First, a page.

limiting total size. Many of them have
thought about some of the consequences.
When there is an upper limit and some
new area of learning and research needs
development, what is going to be
dropped? This is not a problem that most
universities have had to face. This is a
new challenge to Berkeley and the suc-
cess with which it handles it will be
Q-How far can this university go with
its North Campus before it starts coming

up with space problems again?
A-I don't know. The University is not
too far from it. Sometimes when we get
into site discussions, the area that looked
as big as Rhode Island is getting pretty
small. To answer your question, it can't
go very far.
Q-The way we are housing these peo-
ple is obviously developing more and
more into a very dense situation here
with righ rises and all. Yet the University
still adheres to the concept of lawns and
low buildtngs andso on, This Is going

to have to change isn't it?
A-I think there will be more of a,
tendency for high rise University build-
ings. Certainly the campus planning calls
for emphasis on more tall buildings in
order to preserve grassy areas.
Q--What have been the components of
the decision to grow at this university?
Obviously there are various pressures
that come from various areas for various
A-As the growth report brings out,
they are both internal and external. They
come from needs of the society, pressures
from the state, the young people who
want to get in for professional training
after the BA, social responsibility, and
I think the aspirations and goals and
drives of the faculty. They want to start
new programs such as those in bio-en-
gineering, genetics, communication sci-
ences - and they want to bring in peo-
ple to study these subjects.
Q-Then your basic position is that
this isn't at all a bad thing?
A-That's right, provided the univer-
sity is adequately supported.
Educational Reform
Q-What about educational reform?
What's happening or ought to happen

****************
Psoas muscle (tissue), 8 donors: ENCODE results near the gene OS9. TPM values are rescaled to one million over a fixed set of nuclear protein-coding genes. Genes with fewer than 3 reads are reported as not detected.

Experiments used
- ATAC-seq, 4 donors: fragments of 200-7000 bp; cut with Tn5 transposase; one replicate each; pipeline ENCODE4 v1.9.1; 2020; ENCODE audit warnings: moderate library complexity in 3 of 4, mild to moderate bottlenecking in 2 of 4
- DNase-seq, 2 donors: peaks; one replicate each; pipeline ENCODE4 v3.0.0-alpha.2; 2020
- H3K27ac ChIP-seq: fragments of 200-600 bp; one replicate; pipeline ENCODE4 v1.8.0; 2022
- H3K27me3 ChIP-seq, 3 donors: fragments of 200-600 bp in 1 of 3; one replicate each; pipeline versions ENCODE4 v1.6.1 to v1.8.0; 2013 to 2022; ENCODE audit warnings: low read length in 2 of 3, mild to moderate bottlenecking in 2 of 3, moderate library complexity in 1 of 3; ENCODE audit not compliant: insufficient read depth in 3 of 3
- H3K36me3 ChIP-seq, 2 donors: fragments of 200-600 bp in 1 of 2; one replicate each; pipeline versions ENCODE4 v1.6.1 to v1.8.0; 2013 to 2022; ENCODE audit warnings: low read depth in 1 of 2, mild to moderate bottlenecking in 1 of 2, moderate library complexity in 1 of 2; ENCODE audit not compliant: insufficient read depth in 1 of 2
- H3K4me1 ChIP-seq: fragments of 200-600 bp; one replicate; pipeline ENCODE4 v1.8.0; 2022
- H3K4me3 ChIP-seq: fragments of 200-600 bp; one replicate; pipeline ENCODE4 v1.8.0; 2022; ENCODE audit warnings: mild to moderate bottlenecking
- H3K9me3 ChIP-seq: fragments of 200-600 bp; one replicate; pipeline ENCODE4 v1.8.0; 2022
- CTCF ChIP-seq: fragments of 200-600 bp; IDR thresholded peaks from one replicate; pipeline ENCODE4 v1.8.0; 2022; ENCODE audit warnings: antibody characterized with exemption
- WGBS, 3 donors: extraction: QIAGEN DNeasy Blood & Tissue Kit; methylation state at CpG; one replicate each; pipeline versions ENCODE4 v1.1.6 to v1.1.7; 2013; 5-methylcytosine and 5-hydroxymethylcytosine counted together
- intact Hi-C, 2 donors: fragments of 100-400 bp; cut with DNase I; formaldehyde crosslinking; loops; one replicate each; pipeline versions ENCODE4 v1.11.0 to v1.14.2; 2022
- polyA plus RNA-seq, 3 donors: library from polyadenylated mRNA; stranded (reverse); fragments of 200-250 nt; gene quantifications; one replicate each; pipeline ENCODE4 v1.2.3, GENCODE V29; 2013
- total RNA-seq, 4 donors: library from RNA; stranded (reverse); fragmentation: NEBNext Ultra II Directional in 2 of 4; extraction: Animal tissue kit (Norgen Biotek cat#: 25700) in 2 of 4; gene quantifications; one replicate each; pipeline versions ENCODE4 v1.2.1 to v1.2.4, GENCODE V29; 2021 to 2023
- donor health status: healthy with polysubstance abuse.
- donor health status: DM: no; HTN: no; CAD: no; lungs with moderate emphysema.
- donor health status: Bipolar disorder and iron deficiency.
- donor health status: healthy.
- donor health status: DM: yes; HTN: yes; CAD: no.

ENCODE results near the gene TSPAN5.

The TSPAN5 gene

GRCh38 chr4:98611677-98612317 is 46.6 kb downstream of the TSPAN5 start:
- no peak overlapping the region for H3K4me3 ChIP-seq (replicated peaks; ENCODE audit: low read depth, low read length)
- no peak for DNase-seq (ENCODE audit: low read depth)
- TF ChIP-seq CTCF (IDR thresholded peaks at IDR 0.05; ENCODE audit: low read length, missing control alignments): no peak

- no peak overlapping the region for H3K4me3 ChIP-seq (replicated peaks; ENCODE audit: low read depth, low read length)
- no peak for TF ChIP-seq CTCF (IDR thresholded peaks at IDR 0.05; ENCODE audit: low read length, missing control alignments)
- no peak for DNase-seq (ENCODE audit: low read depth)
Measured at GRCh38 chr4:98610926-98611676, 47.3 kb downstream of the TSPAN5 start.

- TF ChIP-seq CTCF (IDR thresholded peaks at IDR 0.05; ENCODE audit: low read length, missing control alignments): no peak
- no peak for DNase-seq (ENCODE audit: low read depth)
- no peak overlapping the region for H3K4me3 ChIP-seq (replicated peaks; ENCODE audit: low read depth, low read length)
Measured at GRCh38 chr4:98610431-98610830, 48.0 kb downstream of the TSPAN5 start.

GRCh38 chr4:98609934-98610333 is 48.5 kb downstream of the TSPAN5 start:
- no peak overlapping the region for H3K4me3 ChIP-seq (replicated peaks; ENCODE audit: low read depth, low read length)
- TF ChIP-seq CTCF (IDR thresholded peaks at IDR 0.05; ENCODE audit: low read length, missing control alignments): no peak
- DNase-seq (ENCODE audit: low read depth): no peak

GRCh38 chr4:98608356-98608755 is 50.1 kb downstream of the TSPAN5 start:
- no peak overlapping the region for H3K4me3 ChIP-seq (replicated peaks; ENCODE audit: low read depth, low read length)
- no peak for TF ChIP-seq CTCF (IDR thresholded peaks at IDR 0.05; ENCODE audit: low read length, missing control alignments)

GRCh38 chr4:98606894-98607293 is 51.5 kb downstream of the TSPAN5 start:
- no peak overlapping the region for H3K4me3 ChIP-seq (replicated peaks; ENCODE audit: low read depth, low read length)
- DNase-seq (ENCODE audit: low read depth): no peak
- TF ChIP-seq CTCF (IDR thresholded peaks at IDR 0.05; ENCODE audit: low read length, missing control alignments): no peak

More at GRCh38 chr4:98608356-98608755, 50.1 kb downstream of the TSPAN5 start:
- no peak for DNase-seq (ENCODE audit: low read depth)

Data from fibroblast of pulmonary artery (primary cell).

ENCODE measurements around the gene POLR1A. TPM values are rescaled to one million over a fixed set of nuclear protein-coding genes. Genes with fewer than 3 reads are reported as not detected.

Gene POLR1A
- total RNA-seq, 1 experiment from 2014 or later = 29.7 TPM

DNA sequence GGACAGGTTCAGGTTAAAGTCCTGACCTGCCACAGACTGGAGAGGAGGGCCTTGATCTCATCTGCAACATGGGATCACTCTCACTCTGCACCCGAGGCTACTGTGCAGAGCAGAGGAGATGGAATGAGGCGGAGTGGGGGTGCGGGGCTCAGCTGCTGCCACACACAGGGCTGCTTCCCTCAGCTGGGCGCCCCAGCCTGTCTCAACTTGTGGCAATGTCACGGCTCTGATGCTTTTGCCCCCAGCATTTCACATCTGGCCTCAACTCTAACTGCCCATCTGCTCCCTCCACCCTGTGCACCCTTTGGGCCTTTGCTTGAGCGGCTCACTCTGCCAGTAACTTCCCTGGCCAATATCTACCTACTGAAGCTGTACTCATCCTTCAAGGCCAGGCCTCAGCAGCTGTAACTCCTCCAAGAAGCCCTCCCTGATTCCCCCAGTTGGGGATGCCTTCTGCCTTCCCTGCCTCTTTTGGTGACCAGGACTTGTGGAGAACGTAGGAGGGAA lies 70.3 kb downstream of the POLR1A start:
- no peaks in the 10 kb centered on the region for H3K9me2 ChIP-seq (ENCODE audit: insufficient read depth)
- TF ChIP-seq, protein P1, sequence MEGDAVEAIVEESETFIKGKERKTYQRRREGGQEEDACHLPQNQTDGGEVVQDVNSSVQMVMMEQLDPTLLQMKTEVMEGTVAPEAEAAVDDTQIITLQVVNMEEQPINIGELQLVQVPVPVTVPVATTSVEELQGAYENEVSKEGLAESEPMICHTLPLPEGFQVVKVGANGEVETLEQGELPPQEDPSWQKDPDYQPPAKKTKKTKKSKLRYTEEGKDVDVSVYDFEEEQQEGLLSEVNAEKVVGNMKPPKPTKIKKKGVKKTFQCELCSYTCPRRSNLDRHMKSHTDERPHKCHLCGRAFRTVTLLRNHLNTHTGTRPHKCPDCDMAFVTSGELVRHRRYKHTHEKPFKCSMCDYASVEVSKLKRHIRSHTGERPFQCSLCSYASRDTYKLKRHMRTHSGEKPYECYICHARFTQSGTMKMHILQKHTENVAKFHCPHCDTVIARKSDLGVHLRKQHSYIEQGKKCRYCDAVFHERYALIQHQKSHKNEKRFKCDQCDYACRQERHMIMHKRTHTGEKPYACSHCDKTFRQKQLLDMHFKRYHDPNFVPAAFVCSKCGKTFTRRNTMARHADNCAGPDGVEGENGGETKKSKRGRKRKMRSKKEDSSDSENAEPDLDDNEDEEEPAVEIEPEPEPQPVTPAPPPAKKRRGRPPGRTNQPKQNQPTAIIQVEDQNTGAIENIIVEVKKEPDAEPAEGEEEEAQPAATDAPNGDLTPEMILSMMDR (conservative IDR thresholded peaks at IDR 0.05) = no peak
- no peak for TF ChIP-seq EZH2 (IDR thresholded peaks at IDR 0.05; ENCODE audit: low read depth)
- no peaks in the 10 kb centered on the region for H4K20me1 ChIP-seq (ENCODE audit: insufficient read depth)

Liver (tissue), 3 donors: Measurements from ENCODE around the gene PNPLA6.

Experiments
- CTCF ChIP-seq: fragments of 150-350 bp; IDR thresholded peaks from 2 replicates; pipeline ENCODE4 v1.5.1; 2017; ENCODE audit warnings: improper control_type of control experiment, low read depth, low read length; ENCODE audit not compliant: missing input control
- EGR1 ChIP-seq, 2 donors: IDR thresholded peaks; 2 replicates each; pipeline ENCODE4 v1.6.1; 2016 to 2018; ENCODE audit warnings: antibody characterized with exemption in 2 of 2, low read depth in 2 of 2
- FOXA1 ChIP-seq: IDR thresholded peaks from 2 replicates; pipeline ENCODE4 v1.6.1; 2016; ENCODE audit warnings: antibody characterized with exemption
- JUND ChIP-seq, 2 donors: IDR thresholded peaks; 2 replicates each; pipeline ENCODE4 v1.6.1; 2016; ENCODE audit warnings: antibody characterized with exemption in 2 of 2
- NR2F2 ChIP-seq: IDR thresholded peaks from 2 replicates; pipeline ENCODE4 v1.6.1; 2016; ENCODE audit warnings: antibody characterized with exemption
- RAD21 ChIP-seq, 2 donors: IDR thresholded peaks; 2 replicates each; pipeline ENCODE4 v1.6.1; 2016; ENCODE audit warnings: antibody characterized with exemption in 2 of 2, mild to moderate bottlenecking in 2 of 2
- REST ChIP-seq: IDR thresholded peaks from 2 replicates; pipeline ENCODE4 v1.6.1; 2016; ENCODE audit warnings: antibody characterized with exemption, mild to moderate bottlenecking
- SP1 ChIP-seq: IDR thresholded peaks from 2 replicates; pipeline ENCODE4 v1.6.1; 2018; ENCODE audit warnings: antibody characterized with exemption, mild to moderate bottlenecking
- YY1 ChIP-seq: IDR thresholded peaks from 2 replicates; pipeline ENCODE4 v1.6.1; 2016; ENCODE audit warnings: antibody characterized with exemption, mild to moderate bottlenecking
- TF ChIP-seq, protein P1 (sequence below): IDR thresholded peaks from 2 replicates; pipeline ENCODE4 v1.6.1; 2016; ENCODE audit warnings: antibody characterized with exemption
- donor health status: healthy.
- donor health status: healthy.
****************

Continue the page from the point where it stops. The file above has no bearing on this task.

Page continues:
A-Let me take grading credit hours
first. I don't see any real sign that these
particular questions have been formu-
lated in such a way that anybody is go-
ing to work at them seriously, and it may
be becauses they are not fundamental.
They may be just kind of lightning rods
that catch a lot of sparks, but nothing
is really happening.
It isn't very likely that right now any
university is going to do anything drastic
about grading systems. They might wor-
ry a little bit about the fact that one de-
partment gives two per cent E's and
another gives 20 per cent or something,
but I don't really believe that this is at
the heart of any real discontent.
At least the problem of grades hasn't
been formulated in such a way as to get
any real inventiveness out of it. Every-
body understands that there must be
some way of bookkeeping. It can be by.
credit hours, or passing examinations or
something like that, and again I don't
believe that examination of this brings
us to fundamentals.
Now when we start talking about
course structure and sequence of courses,
and the factors that influence what
courses are going to be offered, then you

There will be much less of the kind of
pedagogical situation in which the major
function of the teacher is a monitor,
who makes sure that people are really
studying every day, learns the vocabu-'
lary lists, or the content that must be
mastered so that the student can tackle
the next chapter.
There is a great deal of the school-
master kind of stuff even at the college
These are the main ones I think of that
will be developed. I think there will be
other things which will drop out.
The lecturer, for example, whose es-
sential effect is the communication of
fact that could be communicated in
other ways, is going to go out of style.
The lecturer who integrates, motivates,
stimulates, is not.
Q-The research explosion has brought
about strong development here and else-
where of inter-disciplinary work, inter-
disciplinary institutes, and so on, and yet
it always seemed to me that undergradu-
ate education just hasn't shown any of
these trends and goes along in the same
ruts. Are things going to happen here?
A-If you are talking about the impact
of inter-disciplinary research on curricu-
lum, I don't really think that's true.
The Introduction to Asia course is a
direct consequence of the stimulation of
research dollars from Ford and Carnegie.
The developments at the research level,
and the graduate teaching of a core of
faculty members led them to develop a
course for freshmen and sophomores.
This is a very good illustration of that
kind of sequence.
The communication sciences program is
now an undergraduate major in the liter-
ary college. It started out almost exclu-
sively as a research effort.
The bio-engineering program started
out as a research effort, and it is still
that primarily, but there is now small
and growing numbers of undergraduates